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Every year, we like to do a piece on bold predictions. Emphasis is on the "bold." We want our writers' long shot bets on the year ahead. It has to be more specific and more daring than "UVA will win a lot of games," though preferably stopping short of the simply impossible like "Georgia Tech is going to run the table." We've asked each of our writers to share their thoughts on this topic; lets hope some of these come true:

Karl Hess

Charles Snowden has a breakout season that sees him join Bryce Hall as a first round pick in the 2020 NFL draft. The NFL is going to increasingly place a premium on rangy athletes that can cover ground and get to the passer on defense. Snowden has both of of those spades. The type of plays he made that resulted in interceptions against Louisville and Virginia Tech are indicative of the type of play he'll be making this season.

For the second time in school history, the Hoos hit the 10 win mark. The only other time it happened was when George Welsh's 1989 squad went 10-3. The season line's up well to achieve that feat.

Under UVA's control are a litany of positive elements. The return of Bryce Perkins, an offensive line with several players with in game experience including three players that have logged major minutes in their careers (Nelson, Glaser, Reinkensmeyer), deep rosters at both RB and WR, a defense that returns eight starters and has impressive depth including potential NFL first round draft pick Bryce Hall, and coaching staff continuity across the board.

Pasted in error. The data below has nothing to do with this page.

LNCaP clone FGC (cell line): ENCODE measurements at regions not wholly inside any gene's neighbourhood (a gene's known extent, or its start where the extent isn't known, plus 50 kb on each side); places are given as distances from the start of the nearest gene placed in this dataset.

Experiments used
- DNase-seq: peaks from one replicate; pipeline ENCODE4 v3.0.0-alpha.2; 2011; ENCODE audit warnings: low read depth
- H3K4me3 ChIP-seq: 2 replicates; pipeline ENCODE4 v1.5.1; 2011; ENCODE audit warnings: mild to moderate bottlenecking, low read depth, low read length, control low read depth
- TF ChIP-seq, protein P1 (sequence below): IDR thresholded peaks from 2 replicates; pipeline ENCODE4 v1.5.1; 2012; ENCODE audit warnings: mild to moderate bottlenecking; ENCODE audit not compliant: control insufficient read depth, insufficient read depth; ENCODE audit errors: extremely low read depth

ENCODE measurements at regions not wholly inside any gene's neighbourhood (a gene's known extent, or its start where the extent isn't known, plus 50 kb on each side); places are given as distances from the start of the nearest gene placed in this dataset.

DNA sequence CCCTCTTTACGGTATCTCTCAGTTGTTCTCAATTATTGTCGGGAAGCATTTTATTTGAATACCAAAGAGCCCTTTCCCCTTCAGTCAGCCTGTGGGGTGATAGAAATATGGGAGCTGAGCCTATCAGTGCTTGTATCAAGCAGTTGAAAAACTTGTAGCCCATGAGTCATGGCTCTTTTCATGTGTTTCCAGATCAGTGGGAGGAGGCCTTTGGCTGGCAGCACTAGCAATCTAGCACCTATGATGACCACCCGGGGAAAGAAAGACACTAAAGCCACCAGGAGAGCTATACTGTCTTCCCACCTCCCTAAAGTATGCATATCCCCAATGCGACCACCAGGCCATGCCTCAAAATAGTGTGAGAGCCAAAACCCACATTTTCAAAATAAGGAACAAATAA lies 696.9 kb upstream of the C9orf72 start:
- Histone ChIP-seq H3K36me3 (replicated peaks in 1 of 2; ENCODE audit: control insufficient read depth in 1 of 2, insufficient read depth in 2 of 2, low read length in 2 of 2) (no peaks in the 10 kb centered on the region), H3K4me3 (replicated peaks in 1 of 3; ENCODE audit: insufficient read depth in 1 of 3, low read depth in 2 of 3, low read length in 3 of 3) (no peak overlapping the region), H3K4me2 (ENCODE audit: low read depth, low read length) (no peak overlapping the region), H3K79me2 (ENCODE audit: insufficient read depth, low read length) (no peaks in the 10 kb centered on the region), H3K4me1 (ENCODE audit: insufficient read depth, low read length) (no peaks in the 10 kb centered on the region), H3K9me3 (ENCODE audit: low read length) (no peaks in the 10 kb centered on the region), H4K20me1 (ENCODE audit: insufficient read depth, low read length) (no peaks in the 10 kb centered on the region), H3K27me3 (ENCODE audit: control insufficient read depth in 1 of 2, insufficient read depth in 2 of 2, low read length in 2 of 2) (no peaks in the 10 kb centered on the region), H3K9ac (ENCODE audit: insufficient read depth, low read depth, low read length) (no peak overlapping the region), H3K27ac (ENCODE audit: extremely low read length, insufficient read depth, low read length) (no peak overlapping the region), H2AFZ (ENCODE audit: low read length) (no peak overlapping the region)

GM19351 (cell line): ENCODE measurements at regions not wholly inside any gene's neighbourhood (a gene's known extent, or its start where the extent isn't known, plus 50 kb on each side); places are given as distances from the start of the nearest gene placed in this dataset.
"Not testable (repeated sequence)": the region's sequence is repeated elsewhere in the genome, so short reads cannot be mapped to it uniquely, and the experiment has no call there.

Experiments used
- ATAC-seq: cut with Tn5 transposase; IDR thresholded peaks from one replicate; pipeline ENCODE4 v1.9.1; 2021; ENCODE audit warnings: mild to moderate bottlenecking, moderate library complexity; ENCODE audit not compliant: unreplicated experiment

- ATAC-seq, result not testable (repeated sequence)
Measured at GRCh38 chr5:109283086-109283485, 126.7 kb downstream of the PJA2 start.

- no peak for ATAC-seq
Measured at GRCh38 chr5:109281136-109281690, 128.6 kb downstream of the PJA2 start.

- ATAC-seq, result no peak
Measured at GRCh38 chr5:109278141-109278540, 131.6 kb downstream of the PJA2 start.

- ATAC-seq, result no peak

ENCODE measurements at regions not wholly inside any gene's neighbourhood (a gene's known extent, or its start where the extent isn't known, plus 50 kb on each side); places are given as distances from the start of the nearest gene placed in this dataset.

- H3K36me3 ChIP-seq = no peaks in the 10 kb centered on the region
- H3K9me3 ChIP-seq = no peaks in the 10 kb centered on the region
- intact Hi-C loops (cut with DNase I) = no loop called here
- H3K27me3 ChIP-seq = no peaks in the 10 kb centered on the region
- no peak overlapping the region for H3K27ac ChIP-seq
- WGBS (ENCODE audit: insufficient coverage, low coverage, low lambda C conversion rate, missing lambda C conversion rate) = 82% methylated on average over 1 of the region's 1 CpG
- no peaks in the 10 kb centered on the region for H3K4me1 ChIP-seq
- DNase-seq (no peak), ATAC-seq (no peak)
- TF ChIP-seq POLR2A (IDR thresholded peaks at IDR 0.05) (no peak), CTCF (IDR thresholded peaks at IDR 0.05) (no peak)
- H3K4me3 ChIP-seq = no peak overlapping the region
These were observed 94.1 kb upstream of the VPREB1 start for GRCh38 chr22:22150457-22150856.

Outside of UVA's control but favorable nonetheless are coaching upheaval and question marks for nearly all conference opponents. The season opener at Pitt features a team replacing its top two running backs, four of five OL starters, the offensive coordinator, and the wide receiver coach. Georgia Tech, North Carolina, Louisville, and Miami saw coaching changes and overhauls to their coaching staffs. Georgia Tech is also scrapping it's option offense while Miami is still trying to fix its QB position. Florida State is in year two under Willie Taggart and year one was not pretty. Now a new offense will be installed with a new QB under center. The Hoos get the Noles early which will be a big advantage. Duke is trying to replace first round NFL draft pick Daniel Jones under center as well as some key cogs on defense. And their OL is still problematic. 

The nonconference schedule is also soft with only a trip to South Bend to play Notre Dame looking to be an expected challenge.

 

Alec

Veteran receivers Joe Reed and Hasise Dubois will both play major roles in the Virginia offense, but when the dust settles, Richmond transfer Dejon Brissett will lead the team in receiving touchdowns. Brissett was brought to the Cavaliers as a deep threat to help add that layer to the offense, and has both the size and speed to help Bryce Perkins stretch the field with big plays. We saw Andre Levrone play a similar role in the 2017 offense, coming in as an oft-injured receiver to put up monster numbers – seven TDs through the air and an average of 20.3 yards per catch. Brissett has the track record to back his role up, having averaged 14.9 YPC in his career; and the plethora of weapons he has alongside him could open up space all across the field. Perkins’ new toy may just be his shiniest.